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This might be a dead horse, but I’ll get one good kick in: Fort Worth has its own Dallas Uptown/Austin 6th Street/New Orleans drunks-and-cops-and-barf corridor. Maybe it’s not as wild and/or historic as the last one, or as bougie as the first one, or as Real World season 16-ish as the middle one, but seeing as how the police have dedicated resources specifically to that area, West 7th has firmly cemented itself as Fort Worth’s centrally located backwards-hat-and-beard-bros/patio-cornhole party zone. Even on a non-weekend evening, the bars are still loud, the sidewalks are still thronging, and people are still trashed. 

One of the newest additions to the area is Fort Worth’s Kung Fu Saloon, the sixth location in an ever-expanding chain of big-box drinkatoriums based out of Austin. The place is branded with a general sense of ’80s nostalgia that glows from vintage arcade games and chopsocky martial-arts flicks/iconography. There are two of these places in Austin, one in Houston, another in Nashville, as well as the location in Uptown Dallas that was made infamous by the federal government’s ruling that it barred entry to African- and Asian-Americans in a discriminatory way, based on a subjectively enforced dress code. The Uptown Kung Fu Saloon settled the case with a fine and the agreement that it and the Austin and Houston locations, as well as the chain’s website, would post verbiage indicating that all patrons are welcome regardless of background, in addition to providing civil rights training to their respective staffs. Since that’s pretty similar to the charges levied against the enduringly popular Varsity Tavern, you might say that a place like Kung Fu Saloon is right at home in the West 7th corridor.

You could also say that because the bar offers the sort of mega-patio square footage and outdoor activities that are common among several other spots in the neighborhood. Inside the fences of Kung Fu’s spacious outdoor area, you’ll find ping-pong tables next to the aforementioned cornhole and Giant Jenga, both of which seem to be ubiquitous in this part of the world. There’s also an outdoor bar and TV screens –– when I went Monday night, I could see the Rangers’ pathetic showing against Boston in all of its big-screen ignominy from my car parked across the street.

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Inside, you’ll find a centrally located bar, in the middle of which are a couple of dozen beer taps. Above that is a shelf of liquor –– if you hang out with people who ask bartenders for weird vodka flavors, Kung Fu is the place to take them, because the in-house flavored vodka selection is as colorful as a Crayola 96-pack. The room’s décor is pretty spare, leaving the arcade games to create the atmosphere. I counted 16 arcade cabinets, and compared to eye-popping variety at Free Play, the titles were pretty basic: Ancient classics like Centipedes, Mario Bros., and Galaga stood next to a couple of popular early-’90s beat-’em-ups – Teenage Mutant Ninja Turtles and X-Men – plus some 21st-century games, made-for-arcade versions of Guitar Hero and Super Mario Kart. On the south side of the room near the door, there’s a shuffleboard table. On the opposite end, the room houses four pinball and skee-ball machines, as well as a pink neon sign that reads, “Twerk,” because West 7th.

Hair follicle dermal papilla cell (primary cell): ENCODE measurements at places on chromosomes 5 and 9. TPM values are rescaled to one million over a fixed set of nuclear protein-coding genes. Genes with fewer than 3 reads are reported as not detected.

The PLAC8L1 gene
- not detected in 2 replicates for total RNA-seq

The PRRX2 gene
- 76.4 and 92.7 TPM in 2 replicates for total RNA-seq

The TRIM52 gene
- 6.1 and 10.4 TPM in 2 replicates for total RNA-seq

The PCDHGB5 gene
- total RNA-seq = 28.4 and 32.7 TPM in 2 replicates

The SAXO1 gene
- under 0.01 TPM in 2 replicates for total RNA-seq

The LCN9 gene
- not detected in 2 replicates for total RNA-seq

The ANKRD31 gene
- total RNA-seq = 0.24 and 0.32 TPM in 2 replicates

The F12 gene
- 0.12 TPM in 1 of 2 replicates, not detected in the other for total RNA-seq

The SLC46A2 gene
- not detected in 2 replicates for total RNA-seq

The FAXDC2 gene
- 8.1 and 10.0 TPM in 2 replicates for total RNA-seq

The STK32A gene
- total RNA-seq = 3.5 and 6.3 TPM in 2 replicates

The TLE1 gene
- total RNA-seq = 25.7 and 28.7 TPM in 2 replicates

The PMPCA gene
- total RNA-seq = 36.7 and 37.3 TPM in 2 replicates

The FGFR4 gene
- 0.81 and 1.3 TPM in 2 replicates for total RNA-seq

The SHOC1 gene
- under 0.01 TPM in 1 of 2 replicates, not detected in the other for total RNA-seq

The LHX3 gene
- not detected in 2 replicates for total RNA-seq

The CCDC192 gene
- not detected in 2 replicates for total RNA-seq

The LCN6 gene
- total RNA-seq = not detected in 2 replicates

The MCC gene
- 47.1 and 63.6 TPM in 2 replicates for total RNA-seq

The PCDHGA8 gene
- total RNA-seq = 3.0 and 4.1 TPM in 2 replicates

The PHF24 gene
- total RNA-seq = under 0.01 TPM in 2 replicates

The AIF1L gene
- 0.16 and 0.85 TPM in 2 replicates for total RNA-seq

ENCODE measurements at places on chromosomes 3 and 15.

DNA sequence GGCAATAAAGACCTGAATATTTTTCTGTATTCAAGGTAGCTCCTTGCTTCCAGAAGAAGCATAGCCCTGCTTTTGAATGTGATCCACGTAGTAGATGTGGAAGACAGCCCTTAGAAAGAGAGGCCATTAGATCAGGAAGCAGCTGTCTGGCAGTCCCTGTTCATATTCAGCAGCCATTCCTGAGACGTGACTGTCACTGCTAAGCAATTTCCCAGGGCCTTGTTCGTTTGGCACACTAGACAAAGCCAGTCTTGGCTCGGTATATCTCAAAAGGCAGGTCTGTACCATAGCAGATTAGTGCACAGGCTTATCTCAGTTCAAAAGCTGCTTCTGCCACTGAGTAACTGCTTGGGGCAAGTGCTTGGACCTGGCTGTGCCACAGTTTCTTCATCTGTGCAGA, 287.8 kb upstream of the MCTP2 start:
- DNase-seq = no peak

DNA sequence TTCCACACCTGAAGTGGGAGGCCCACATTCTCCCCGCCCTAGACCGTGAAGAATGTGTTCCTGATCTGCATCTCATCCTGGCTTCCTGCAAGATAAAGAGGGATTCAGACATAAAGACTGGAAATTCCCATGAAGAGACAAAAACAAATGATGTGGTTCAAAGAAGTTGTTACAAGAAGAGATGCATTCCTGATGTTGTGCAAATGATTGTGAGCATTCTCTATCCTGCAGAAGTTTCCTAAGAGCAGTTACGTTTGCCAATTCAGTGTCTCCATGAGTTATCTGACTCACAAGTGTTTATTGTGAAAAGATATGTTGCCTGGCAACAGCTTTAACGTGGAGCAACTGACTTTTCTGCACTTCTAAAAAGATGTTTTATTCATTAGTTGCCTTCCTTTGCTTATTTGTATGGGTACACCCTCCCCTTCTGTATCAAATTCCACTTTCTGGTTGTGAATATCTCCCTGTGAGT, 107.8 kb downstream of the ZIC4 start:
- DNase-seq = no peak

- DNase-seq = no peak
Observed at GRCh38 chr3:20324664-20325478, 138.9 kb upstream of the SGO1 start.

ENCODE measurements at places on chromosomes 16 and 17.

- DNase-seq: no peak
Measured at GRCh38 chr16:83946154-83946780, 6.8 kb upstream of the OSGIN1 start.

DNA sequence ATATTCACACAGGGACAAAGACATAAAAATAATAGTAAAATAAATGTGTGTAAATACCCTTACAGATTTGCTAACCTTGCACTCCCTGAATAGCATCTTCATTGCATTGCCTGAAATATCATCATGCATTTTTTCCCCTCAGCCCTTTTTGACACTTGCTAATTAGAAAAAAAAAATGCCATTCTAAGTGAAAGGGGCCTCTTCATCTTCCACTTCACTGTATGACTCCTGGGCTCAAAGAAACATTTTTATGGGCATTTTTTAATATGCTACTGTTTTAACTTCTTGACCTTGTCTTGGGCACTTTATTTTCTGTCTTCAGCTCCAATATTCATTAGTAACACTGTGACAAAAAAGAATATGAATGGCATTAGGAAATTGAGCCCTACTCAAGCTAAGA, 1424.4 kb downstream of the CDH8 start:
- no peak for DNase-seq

I ordered a basket of tater tots, which seemed to be the most palatable-sounding item on the food menu. A sign next to the beer taps advertised Sunday Funday activities: free games, DJs all day long, and the promise of lots of gong hits. I asked the bartender what that meant. “It’s for the vibe,” she said. Indeed, the posts that bracket the beer taps are decorated with a gong and a couple of mallets, so I guess when things get busy, the bartenders ring them to add to the excitement.

Assuming that Kung Fu Saloon keeps with its legally mandated inclusive door policy, I’d say it’s a largely inoffensive addition to West 7th’s noisy, boozy, crowded rows of huge bars, but I wasn’t really wowed. If you’re really into vintage video games, you’ll have more fun at Barcadia, though Free Play in Arlington is the basically the final boss when it comes arcade-bar combos. But for casual gamers and people who love hanging out in that area, Kung Fu Saloon will provide all the expected kicks.

Kung Fu Saloon 

2818 Morton St, FW.817-873-8900.

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